Highlights from the 2024 Los Angeles Seminar Series (LASS) - ICTA Highlights from the 2024 Los Angeles Seminar Series (LASS) - ICTA

Highlights from the 2024 Los Angeles Seminar Series (LASS)

May 1, 2024
Highlights from the 2024 Los Angeles Seminar Series (LASS)


The new year dawned with the ICTA partnering with the Cinema Foundation to hold the annual Los Angeles Seminar Series (LASS) in January at the Hilton Los Angeles in Universal City, California. The first ICTA event of 2024, it attracted more than 225 people from all segments of the motion picture industry for two days filled with Keynote addresses, topical presentations, panel discussions, member presentations and regulatory updates. Just as importantly, there was ample opportunity for members to bond and network at social events – including several awards’ ceremonies – to celebrate successes and collaborate on the future of this key industry.

Illustrative of the twin technology pillars that dominate a moviegoer’s experience, technical sessions were evenly divided between sound and imaging technologies and trends. Highlights of four events in particular are explored in more depth.

Room Audio Measurement: Tools and Methods

Panel Discussion
As a forum for consolidating and dispensing the tools-and-tricks of the trade, the LASS sessions have few equals. This was never more evident than in the panel discussion on the hardware and software tools (and methodologies) available for calibrating cinema for sound in such a way that movies – the content – can be played in tens of thousands of cinemas around the world, and have it sound somewhat the same. This is what the industry call “translation” from the mixing stage to the movie theatre.

As moderator Brian Vessa, Sony Pictures, noted, before handing off the discussion to five acknowledged experts in their fields, there’s a challenge inherent in soundtracks recorded on a mixing stage, which are calibrated in a manner specific to mixing stages. “We call it translation, you know, the ability of a soundtrack to translate into different environments. The task requires the dubbing theater and the cinema to be aligned to the same parameters. And while no two rooms sound exactly the same by any means, you can get pretty good translation if the equipment is of good quality to start with; if it’s installed correctly, and if it is all functioning properly, meaning we don’t have blown speakers and other things like that going on. And, of course, calibrated to the same standard,” said Vessa.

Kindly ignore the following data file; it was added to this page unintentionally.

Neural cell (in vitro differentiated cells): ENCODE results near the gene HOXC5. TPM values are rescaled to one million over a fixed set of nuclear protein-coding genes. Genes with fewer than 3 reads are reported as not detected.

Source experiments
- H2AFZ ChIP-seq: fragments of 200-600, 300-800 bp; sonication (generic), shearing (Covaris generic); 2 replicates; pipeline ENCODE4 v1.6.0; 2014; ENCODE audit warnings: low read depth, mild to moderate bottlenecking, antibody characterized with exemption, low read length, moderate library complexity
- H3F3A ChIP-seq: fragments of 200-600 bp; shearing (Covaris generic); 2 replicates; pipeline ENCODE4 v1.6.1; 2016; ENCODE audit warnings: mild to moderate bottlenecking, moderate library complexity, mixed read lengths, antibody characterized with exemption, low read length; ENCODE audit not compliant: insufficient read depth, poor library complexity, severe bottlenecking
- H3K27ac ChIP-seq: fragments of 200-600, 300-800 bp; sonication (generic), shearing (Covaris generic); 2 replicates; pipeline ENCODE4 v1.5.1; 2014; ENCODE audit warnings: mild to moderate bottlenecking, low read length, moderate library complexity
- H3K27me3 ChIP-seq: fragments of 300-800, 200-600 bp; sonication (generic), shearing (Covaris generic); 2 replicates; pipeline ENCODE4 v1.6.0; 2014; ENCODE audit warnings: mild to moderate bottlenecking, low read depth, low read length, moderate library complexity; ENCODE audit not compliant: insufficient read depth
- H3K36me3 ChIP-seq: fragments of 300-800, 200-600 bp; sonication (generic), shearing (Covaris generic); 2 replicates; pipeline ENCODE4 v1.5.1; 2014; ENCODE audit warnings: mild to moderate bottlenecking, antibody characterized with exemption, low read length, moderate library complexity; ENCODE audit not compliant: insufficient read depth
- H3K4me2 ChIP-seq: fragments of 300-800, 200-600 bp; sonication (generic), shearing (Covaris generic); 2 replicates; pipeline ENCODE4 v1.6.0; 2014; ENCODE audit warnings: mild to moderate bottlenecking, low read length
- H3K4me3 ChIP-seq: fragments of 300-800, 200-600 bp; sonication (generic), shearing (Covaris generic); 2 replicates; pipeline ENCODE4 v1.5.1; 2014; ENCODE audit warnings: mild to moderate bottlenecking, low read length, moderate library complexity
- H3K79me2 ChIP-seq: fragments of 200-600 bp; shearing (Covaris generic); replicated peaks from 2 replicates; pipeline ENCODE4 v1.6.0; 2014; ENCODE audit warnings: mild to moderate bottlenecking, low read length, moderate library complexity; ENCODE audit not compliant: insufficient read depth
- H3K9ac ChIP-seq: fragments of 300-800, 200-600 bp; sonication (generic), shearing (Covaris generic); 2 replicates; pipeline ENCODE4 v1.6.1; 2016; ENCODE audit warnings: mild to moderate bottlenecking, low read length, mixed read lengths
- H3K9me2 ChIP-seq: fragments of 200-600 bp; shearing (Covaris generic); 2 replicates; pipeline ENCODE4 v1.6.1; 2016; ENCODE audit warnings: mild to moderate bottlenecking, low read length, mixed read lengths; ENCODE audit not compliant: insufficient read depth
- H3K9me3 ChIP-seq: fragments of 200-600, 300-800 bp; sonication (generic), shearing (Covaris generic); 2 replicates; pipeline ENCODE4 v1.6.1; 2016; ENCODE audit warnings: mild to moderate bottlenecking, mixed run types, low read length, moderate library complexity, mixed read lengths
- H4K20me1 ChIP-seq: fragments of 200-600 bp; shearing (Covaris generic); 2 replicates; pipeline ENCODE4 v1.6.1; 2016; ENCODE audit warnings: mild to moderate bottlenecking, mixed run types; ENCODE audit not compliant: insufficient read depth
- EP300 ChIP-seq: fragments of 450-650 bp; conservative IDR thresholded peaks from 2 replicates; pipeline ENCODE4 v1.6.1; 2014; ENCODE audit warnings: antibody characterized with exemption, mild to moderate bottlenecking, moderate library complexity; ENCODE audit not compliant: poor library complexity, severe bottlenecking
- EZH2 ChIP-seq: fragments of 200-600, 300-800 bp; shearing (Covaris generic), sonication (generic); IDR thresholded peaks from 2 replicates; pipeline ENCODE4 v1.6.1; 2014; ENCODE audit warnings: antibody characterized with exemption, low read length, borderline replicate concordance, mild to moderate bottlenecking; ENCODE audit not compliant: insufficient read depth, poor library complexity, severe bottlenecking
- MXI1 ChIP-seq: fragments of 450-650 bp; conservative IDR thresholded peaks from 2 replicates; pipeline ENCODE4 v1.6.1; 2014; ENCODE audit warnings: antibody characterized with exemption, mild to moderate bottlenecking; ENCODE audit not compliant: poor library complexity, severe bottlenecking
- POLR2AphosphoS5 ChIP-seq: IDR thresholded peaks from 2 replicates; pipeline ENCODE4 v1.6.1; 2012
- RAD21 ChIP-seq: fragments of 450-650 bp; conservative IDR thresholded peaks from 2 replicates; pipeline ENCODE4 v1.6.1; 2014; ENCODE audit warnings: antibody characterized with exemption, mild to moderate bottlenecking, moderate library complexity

Since all rooms are different, there’s no single, superior way of calibrating and translating for ‘room’ audio, and five presenters proceeded to detail how environments can be optimized for the task of reproducing a soundtrack like it’s supposed to be enjoyed, resulting in the desired emotional impact upon moviegoers. The presenters, who referenced their products and imparted their experiences and recommendations, were: